Brenda Shannon Greene (born May 2, 1958), known professionally as Shannon, is an American singer and songwriter of freestyle and dance-pop music. She is best known for her single “Let the Music Play”, which topped the Billboard Dance Club Songs chart in 1983 and was certified gold
“Let the Music Play” is a song recorded for her 1984 debut studio album of the same name. The song, written by Chris Barbosa and Ed Chisolm, and produced by the former and Mark Liggett, was released on October 24, 1983 as her debut single and as the lead single from the Let the Music Play album.
“Let the Music Play” was the first of Shannon’s four number ones on the US Dance Club Songs chart, reaching the top spot in October 1983. It also became a huge crossover hit in the US, peaking at number two on the Hot R&B/Hip-Hop Songs chart (behind Patti LaBelle’s “If Only You Knew”) and number eight on the Billboard Hot 100 in February 1984. It was Shannon’s only Top 40 hit in the States. Some mark “Let the Music Play” as the beginning of the “dance-pop” era.
“Let the Music Play” was ranked 43rd on the 2009 VH1 Special 100 Greatest One-Hit Wonders of the 1980s. The song also appears in the video games, Dance Central 3 and Scarface: The World Is Yours.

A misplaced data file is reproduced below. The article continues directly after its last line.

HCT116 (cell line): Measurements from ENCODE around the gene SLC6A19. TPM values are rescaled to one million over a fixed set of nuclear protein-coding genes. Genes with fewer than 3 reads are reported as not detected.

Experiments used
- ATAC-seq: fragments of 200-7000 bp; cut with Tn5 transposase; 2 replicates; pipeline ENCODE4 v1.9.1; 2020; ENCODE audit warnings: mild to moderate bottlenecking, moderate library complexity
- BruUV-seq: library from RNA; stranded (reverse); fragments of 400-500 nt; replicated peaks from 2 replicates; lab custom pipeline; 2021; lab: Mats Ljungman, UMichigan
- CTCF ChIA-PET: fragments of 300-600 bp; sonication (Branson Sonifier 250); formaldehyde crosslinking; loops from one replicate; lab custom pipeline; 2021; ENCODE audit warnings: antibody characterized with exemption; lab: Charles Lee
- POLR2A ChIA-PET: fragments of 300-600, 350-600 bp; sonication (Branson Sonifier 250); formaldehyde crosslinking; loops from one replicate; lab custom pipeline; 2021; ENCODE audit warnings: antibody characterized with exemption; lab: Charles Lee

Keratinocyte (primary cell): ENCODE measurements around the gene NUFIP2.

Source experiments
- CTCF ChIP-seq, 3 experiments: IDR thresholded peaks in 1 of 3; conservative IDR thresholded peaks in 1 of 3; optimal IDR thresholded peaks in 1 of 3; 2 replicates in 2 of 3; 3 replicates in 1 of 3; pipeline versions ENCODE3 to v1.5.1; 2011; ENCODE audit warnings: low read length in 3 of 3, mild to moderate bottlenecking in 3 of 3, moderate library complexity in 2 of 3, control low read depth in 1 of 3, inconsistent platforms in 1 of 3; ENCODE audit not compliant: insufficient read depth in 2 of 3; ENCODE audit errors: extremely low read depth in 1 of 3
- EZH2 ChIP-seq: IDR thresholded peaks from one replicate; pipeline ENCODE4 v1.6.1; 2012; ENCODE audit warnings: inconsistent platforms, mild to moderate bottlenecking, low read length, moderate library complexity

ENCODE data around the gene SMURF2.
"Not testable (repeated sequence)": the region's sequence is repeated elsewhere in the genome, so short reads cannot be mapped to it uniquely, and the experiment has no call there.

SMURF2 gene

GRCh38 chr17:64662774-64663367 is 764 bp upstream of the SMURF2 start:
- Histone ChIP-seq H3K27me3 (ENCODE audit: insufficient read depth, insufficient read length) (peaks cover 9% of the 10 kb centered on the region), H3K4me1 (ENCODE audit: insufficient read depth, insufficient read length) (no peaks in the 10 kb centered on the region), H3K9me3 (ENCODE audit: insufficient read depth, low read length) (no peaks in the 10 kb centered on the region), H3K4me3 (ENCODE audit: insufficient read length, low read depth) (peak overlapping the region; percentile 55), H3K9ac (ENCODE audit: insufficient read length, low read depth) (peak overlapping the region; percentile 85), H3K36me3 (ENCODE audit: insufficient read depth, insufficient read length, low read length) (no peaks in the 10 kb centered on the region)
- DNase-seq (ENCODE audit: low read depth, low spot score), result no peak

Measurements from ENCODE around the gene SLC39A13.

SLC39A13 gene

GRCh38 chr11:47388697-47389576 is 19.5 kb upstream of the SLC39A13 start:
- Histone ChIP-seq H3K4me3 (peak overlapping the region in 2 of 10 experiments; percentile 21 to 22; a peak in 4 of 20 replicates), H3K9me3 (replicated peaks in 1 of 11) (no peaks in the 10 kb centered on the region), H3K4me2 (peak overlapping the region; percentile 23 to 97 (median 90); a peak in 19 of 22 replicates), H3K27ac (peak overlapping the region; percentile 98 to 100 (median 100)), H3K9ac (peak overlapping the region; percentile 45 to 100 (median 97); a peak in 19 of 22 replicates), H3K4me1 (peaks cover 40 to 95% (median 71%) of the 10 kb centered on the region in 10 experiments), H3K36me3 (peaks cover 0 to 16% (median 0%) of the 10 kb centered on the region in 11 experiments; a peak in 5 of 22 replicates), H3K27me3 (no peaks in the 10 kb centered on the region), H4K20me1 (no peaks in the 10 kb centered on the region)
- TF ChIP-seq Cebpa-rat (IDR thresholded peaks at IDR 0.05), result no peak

The original version of the song was produced by Mark Liggett and Chris Barbosa. By the early 1980s, the backlash against disco had driven dance music off mainstream radio stations in the US. The rhythmic ingenuity of “Let the Music Play” was largely due to Barbosa, who wrote and arranged the original demo track. Rob Kilgore played all the instruments on this seminal track. It featured a series of keyboard chords and drum patterns produced by gating a Roland TR-808 drum machine. Specifically, a reverb was placed across the kick and snare and hard gated to change the sounds. Further, it was one of the first tracks to sync together a TR-808 and a Roland TB-303 bassline, notorious in later years for the instrument responsible for creating acid house. The TB-303 plays the bassline for the entire song; however, in this case, the filter is not adjusted, which was typical for acid house music. This technical achievement made the production even more groundbreaking, and it also resulted in a unique sound, called “The Shannon Sound”, which in time came to be known as freestyle. The Prophet-5 is used for the hookline and sound effects. The vocal on the chorus is sung by session guitarist/vocalist, Jimi Tunnell, who was uncredited. Shannon sings the answering line but it is Tunnell who sings the “let the music play” hook.